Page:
Delight and Desire
When’s the last time you thought about what you really desire? We seldom dwell on our deepest, primordial yearnings in such concrete terms, but it’s a highly useful exercise. Consider this question: What is it that I absolutely want from/for my life? What do I consider success? Sometimes, in order to identify desire, we need to use the mirror of delight. What brings joy to us and makes us happy? Where do we get our greatest source of satisfaction? When do we feel the most gratified? Chances are, where you find your delight, you will uncover your desire.
Delight and desire are the plutonium core of the soul. Twin sides of the same coin, they’re the critical mass within that get us fired up and moving. Our dreams, schemes and goals are fueled by the consuming nature of these substances. They catapult us over life’s obnoxious hurdles and painful seasons. Delight and desire act as a compass, reorienting us on the horizon of our time and energy, and refocusing our attention past negative feedback. At times, swept up in an avalanche of rapidly morphing circumstances or unexpected environments, these vital spiritual gyroscopes can become totally kurfluggiied. We experience profound disorientation; it’s akin to being caught in a mental blizzard. Not knowing what we want, what makes us happy, causes us to despair of life itself.
Touch the heart of desire, and you touch the heart of a person’s authentic identity. Such volatile and hazardous substances must be handled with respect. Try throwing Nitroglycerin around and see how well that turns out for you. As powerfully instinctual and necessary as desire can be, unfortunately, it can also be highly deceptive. How many times have you said to yourself “When I get my (insert here: degree, dream job, family, marriage, child, etc) I’ll be truly happy!” We blissfully strive towards our goal, only to find ourselves at the culminating moment in an anticlimactic suspension. This isn’t the way I thought I’d feel. Is that all? Hmmmh. A series of these expectation/fulfillment cycles leave us with a bad taste, jaded by the effort and haunted by the feeling of failure; of never-quite-getting there. As delightful as our God-given desire is, it’s got some glitches. It’s been corrupted, and it’s trying to function in a fallen world.
The other day, a friend and I were recounting similar circumstances in which each of us had cause to re-examine the nature of our desire. Independently, we experienced parallel situations. Suddenly, we found ourselves ‘living the dream’; the description of a life we thought (as young twenty-somethings) we wanted. By Divine intervention, we unexpectedly found ourselves standing in the very midst of that reconstructed drama as objective observers. If you had asked us to describe the careers we would chose, men we would have married, the lifestyle we preferred; it was all there. It was eerily similar to one of those movies you see at Christmas time where someone is shown a flashback on the life they could have lead, if they’d made different choices. This perfect life we thought we wanted, when walked around and viewed from several angles, incited no envy. Amazingly, there was no regret. My friend and I have walked a path of faith and obedience that ended up looking nothing like our young, inward visions. We’re light-years away. Of course, we still have hopes of some delayed dreams being fulfilled. Of course, there have been moments of stumbling, stupid decisions, bitter relationship lessons and unanswered questions, but the sovereignty of the Great Shepherd through it all cannot be disputed. Even when you walk through the valley where dreams die, where enemies threaten, and resources are sadly scarce, your entire inner landscape becomes transformed. Delight and desire are vastly empowered when He overshadows them.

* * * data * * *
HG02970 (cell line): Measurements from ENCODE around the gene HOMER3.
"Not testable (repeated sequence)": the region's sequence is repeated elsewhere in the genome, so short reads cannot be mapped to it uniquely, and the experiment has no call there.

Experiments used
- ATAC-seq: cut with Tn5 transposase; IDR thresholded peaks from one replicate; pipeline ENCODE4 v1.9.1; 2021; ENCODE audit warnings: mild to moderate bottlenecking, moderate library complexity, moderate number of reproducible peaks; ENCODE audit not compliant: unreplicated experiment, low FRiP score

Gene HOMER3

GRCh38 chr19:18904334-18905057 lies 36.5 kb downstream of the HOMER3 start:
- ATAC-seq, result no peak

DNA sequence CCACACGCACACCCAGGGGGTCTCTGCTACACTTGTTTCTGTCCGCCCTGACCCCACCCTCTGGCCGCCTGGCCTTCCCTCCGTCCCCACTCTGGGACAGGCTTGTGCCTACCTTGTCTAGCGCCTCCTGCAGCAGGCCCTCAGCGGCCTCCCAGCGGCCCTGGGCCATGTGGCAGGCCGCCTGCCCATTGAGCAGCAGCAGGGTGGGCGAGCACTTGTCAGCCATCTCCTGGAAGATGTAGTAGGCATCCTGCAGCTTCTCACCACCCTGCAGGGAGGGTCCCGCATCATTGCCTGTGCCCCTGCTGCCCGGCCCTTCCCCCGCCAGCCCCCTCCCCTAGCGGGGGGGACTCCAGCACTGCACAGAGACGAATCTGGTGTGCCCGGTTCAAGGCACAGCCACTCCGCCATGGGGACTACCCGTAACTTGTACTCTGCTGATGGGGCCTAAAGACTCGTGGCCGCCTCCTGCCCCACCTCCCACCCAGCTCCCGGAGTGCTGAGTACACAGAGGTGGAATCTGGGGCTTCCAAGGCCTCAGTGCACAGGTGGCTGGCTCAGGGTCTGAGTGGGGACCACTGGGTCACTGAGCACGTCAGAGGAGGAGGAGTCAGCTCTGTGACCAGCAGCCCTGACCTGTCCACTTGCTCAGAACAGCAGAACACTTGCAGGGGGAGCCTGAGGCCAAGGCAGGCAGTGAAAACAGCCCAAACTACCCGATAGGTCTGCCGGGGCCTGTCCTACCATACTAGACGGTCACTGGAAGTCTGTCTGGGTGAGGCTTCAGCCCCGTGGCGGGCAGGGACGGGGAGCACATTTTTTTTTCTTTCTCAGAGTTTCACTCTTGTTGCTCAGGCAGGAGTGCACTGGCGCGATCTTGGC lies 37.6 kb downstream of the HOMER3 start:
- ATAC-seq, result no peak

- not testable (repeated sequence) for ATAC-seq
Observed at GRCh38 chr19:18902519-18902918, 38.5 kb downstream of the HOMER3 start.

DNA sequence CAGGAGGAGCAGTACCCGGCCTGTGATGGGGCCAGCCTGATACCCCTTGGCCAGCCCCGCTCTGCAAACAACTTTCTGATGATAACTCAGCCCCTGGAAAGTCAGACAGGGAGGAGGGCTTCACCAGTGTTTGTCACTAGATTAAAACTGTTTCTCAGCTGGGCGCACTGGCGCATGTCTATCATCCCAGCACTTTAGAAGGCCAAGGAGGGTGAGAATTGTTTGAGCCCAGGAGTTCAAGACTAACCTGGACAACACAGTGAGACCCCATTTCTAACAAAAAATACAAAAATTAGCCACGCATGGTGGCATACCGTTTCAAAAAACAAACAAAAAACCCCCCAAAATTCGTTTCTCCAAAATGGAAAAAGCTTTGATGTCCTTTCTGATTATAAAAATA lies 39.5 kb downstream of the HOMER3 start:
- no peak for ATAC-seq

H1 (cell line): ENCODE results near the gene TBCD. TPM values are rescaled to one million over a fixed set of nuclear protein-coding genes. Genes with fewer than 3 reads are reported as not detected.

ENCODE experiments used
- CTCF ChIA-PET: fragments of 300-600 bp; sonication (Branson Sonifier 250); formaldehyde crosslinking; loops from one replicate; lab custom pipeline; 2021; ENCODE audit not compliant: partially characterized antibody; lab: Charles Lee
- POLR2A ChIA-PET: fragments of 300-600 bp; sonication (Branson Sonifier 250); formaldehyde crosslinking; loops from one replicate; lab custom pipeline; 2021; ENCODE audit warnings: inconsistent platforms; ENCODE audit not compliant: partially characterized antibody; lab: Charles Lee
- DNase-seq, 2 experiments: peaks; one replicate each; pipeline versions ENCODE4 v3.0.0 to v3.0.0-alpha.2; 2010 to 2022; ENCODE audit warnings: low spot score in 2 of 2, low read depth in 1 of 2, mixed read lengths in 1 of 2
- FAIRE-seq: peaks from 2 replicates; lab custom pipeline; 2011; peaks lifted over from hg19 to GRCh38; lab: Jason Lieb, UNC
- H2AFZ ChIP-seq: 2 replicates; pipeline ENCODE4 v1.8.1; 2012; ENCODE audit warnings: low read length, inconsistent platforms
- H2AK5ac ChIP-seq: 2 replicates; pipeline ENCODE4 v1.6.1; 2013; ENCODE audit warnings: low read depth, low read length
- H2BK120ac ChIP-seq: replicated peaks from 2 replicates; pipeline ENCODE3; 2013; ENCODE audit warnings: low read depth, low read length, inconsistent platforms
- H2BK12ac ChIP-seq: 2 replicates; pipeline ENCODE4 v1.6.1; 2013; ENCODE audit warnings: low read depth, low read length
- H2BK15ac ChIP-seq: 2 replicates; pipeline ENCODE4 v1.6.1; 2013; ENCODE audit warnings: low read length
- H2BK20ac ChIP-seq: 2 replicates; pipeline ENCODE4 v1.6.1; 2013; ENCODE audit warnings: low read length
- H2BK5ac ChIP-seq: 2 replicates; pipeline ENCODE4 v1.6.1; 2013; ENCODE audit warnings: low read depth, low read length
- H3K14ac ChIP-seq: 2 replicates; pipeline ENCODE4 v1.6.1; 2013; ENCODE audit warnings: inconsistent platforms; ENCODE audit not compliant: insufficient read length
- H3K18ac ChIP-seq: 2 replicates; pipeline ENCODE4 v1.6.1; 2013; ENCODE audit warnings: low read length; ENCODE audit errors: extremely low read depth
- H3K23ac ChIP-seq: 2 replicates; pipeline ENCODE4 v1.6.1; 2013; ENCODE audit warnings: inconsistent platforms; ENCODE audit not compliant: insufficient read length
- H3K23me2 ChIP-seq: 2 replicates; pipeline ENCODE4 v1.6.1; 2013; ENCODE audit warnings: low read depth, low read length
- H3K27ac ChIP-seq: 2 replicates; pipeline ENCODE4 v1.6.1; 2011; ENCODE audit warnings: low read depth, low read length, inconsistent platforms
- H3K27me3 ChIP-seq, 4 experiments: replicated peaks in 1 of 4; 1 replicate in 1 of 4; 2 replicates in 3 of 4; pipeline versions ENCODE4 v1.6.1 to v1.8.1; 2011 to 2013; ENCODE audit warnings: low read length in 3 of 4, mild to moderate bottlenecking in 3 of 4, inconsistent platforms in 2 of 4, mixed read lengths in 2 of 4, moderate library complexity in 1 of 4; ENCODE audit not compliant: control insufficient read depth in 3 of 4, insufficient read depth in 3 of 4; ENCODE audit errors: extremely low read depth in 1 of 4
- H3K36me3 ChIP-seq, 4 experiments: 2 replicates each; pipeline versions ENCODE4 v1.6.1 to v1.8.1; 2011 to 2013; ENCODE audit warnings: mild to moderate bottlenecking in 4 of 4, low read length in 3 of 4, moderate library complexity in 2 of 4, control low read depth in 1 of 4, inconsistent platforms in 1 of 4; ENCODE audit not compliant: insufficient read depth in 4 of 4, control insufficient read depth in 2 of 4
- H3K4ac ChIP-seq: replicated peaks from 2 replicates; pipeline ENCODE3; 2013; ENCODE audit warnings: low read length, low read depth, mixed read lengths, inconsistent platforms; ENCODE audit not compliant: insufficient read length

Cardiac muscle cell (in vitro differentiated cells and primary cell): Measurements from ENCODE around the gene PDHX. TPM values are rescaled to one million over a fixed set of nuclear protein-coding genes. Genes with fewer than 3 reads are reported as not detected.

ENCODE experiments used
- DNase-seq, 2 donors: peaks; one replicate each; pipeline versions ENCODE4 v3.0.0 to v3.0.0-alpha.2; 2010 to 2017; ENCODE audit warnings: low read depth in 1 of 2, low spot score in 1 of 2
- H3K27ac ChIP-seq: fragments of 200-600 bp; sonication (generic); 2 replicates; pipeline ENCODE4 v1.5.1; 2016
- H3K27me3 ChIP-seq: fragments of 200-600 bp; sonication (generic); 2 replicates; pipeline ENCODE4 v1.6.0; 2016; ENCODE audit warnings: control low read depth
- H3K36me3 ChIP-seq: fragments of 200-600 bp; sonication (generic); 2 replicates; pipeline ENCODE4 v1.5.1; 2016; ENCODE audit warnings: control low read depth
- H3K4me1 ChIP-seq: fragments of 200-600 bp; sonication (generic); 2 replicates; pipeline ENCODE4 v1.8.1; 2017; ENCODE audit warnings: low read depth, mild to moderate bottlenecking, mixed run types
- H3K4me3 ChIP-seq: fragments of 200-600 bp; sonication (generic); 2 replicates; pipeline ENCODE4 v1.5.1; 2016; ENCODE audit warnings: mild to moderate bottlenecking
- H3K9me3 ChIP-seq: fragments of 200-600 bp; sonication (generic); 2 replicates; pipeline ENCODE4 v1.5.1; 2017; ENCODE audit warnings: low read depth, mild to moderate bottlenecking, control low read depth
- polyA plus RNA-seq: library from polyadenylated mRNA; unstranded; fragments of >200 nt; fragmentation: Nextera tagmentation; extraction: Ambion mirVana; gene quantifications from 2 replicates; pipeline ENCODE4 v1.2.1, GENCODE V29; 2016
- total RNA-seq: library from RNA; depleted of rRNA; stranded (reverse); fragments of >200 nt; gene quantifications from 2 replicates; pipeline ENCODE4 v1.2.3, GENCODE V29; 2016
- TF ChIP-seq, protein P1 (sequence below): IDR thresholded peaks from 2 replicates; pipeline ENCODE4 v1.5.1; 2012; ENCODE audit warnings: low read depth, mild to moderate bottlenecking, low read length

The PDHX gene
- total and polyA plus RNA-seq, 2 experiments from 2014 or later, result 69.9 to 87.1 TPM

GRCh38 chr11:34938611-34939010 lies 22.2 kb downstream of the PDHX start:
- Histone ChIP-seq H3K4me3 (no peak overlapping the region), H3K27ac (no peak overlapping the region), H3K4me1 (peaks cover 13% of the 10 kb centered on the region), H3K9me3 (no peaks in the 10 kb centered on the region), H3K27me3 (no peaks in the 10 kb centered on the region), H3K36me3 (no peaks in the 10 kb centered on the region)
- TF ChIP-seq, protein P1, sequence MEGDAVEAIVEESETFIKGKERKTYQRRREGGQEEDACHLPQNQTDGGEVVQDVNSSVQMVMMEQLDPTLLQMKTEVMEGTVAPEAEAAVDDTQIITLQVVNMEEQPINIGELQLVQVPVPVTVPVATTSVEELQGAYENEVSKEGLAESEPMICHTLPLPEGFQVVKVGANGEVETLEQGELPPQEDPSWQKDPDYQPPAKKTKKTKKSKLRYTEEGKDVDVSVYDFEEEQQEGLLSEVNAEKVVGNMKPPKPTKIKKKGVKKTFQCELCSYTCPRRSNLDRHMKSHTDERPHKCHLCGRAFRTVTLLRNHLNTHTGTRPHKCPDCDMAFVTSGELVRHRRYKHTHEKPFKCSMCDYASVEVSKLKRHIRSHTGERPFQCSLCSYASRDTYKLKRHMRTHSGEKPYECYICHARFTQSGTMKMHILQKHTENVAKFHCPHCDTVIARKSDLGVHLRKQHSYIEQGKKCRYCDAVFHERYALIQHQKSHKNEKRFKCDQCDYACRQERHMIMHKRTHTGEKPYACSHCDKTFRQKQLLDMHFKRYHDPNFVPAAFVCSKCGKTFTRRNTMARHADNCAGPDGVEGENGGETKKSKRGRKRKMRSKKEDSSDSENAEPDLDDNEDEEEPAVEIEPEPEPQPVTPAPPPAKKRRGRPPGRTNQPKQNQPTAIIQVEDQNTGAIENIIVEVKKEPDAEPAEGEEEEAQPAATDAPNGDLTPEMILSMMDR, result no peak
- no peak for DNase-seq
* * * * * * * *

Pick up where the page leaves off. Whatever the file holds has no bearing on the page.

We’re deeply engaged in our own internal war regarding what we long for; the fight for happiness. It’s sad, but we can shipwreck ourselves if primitive, instinctual behavior dominates the show. Scripture makes a promise very few people tap into. It provides protection for us, as we navigate the ocean of possibilities. Psalm 145 tells us something critical to our well-being:
You (Lord), open your hand, and satisfy the desire of every living thing.
The Lord is righteous in all his ways, and holy in all his works. He will fulfil the desire of them that fear him… (V16,17,19)
Let this rock your world, because it’s very good news: in the final analysis, no matter how carefully you plan, how cautiously you advance, how prudently you stockpile, how brilliantly you travel, you cannot satisfy your own soul. Gratification is not within the purview of either your wisdom or your grasp. Only the Creator who made you is able to bring you that which will utterly satisfy you. That’s His job, not yours. He carries the burden. Are you still running under the delusion that you’ve got it all under control? My way or the highway? It’s not that we can’t find high levels of pleasure or achievement, but delight and desire are divine substances that must spiritually align with the will of God and His power in order to be fulfilled. Like little iron filings, these potentialities magnetically polarize to the touch of His hand, the sound of His voice.
Do you find yourself pounding along with the world’s theme song: ‘I can’t get no satisfaction’? Our own internal engine of desire can rev at such high RPM’s it literally tears us apart. Learning to rest in Him and just let go to the great Kingdom river is one of the maturity lessons of a lifetime. There’s a place of greater release, more profound tranquility and far more productive striving. Desperation melts away. Can you hear it? There’s a still, small voice in the eye of the soul storm, saying ‘This is the way, walk in it.’